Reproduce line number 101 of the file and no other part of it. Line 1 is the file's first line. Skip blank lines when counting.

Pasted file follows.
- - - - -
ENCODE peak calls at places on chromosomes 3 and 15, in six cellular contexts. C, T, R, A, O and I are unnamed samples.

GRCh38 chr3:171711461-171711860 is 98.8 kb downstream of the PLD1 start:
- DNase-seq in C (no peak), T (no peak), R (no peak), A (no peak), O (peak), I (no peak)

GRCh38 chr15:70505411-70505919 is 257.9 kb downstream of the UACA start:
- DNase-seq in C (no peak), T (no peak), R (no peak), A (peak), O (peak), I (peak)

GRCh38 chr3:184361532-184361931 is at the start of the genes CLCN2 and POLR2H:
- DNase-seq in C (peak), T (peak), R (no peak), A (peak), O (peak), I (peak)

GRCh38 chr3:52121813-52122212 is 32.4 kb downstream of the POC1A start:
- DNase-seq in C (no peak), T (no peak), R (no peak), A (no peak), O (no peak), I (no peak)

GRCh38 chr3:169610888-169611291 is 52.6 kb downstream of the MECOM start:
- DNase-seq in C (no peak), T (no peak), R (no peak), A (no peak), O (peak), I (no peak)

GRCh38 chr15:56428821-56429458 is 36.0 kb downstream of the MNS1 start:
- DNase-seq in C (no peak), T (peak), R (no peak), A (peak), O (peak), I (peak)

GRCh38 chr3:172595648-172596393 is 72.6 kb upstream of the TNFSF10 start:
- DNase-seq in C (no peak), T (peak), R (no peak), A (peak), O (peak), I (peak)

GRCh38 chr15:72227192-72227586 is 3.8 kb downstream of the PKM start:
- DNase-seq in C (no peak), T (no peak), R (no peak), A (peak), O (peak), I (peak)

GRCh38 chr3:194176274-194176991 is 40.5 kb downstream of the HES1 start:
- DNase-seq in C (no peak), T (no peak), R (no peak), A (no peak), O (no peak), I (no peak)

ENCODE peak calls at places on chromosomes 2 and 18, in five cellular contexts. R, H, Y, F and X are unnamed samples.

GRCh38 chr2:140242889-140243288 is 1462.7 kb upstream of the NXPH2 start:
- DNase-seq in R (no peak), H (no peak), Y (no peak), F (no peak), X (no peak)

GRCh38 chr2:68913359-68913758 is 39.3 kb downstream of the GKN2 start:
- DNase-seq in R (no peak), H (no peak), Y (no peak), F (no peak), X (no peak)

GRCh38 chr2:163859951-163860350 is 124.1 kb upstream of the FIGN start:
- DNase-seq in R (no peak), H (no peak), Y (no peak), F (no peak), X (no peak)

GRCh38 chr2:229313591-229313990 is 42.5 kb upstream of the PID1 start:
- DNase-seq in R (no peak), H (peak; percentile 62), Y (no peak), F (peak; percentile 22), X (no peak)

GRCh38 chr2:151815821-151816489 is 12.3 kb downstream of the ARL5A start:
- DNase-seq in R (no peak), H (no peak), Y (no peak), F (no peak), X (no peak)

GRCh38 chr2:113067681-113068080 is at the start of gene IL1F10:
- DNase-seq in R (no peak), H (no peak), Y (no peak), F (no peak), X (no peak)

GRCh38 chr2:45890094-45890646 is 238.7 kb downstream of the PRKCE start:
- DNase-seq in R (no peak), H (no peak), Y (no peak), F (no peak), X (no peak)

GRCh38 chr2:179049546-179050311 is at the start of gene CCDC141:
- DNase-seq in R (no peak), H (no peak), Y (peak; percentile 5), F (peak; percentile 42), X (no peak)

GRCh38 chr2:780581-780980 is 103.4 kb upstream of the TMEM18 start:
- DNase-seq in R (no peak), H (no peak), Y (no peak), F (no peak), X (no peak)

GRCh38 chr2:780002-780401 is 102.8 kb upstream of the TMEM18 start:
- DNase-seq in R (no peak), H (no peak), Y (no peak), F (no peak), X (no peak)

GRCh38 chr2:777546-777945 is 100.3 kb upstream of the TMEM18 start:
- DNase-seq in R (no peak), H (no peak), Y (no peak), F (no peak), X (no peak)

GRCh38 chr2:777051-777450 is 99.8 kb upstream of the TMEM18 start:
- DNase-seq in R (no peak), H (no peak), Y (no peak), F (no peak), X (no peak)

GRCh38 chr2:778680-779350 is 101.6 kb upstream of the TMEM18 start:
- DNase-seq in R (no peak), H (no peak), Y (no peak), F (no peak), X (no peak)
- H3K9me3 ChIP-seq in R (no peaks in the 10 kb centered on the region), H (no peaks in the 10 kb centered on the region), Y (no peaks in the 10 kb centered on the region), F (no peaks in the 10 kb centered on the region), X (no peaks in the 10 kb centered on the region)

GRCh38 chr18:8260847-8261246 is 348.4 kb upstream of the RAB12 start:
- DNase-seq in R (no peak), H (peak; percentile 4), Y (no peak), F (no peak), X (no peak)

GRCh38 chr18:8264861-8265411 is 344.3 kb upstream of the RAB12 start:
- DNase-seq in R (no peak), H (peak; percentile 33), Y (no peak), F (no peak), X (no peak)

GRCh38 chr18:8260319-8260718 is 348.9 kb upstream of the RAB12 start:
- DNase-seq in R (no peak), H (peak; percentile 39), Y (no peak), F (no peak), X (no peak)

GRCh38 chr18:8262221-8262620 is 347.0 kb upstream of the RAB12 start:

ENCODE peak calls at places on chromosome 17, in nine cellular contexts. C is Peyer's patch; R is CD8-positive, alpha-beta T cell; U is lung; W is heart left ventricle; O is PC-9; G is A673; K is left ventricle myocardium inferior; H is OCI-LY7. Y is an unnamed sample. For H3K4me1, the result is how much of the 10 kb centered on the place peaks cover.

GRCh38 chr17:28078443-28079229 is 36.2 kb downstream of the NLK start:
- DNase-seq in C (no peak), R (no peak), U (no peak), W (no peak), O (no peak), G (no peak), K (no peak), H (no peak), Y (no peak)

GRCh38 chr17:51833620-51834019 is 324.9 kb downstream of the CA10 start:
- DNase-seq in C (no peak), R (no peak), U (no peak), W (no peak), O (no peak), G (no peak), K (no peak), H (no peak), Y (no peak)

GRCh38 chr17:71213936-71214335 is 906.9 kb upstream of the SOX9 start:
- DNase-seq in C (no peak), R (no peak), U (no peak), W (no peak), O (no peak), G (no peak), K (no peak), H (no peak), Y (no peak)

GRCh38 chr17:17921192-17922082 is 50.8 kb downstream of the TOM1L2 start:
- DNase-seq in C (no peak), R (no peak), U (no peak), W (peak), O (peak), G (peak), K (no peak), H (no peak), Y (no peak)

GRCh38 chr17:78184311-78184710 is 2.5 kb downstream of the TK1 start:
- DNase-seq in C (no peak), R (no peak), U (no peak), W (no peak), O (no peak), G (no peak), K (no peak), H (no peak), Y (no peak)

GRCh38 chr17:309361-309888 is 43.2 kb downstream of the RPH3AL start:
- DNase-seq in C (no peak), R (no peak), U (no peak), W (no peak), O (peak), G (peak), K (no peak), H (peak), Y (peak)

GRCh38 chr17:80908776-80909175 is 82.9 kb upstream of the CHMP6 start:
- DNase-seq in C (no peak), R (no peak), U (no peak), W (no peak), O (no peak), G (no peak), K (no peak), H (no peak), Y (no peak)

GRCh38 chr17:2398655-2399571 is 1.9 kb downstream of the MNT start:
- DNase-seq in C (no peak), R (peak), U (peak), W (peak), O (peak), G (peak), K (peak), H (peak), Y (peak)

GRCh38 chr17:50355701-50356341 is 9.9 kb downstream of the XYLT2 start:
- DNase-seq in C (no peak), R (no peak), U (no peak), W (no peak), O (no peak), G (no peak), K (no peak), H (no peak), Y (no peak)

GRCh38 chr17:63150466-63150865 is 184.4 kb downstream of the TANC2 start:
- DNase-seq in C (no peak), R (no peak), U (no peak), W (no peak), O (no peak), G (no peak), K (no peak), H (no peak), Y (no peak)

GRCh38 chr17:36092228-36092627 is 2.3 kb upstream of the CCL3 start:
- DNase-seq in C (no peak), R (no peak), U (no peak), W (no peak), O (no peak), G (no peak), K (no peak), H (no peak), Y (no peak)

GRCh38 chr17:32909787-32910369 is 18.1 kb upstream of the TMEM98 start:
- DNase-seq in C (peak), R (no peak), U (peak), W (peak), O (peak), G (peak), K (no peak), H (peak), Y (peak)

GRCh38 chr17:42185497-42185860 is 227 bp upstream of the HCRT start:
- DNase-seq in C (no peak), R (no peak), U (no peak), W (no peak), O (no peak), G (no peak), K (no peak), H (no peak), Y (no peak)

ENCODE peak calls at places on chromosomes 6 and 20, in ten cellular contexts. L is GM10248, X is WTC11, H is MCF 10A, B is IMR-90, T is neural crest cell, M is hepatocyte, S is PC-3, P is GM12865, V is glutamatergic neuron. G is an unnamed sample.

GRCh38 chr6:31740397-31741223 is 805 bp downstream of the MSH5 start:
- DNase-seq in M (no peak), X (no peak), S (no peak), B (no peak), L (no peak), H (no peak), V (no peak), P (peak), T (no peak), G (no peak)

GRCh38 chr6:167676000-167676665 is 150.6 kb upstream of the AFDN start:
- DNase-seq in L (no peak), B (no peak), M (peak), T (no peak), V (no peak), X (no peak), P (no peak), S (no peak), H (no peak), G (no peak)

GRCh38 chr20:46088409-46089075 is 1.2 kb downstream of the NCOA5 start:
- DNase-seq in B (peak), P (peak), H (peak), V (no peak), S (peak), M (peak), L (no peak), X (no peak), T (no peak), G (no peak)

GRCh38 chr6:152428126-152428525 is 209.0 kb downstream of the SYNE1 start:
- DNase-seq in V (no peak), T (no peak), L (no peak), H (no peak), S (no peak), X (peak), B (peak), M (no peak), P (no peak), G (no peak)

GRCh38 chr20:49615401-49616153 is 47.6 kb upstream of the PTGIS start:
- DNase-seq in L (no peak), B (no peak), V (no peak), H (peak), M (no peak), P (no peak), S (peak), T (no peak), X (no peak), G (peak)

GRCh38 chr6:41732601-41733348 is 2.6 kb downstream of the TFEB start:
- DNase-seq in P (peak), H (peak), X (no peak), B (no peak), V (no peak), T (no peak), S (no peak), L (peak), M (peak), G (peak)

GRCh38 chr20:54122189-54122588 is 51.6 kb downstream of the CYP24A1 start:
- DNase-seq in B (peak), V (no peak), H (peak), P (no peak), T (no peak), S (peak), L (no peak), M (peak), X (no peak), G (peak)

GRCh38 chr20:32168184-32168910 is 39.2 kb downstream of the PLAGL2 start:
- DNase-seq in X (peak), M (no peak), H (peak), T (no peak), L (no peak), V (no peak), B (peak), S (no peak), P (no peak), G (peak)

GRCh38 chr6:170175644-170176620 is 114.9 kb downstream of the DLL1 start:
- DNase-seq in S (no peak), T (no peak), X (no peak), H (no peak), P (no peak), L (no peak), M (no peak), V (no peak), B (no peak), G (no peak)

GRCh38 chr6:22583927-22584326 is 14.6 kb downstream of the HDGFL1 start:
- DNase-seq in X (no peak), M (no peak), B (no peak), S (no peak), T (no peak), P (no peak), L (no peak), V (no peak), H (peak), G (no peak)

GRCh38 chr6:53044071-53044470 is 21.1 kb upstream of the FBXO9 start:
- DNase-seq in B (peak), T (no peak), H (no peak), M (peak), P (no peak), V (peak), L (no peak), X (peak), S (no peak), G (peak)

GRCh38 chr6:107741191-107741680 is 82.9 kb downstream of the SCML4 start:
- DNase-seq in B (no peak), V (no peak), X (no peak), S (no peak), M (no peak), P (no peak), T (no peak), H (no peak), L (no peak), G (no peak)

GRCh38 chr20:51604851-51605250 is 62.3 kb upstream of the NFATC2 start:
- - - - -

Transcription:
GRCh38 chr6:22583927-22584326 is 14.6 kb downstream of the HDGFL1 start: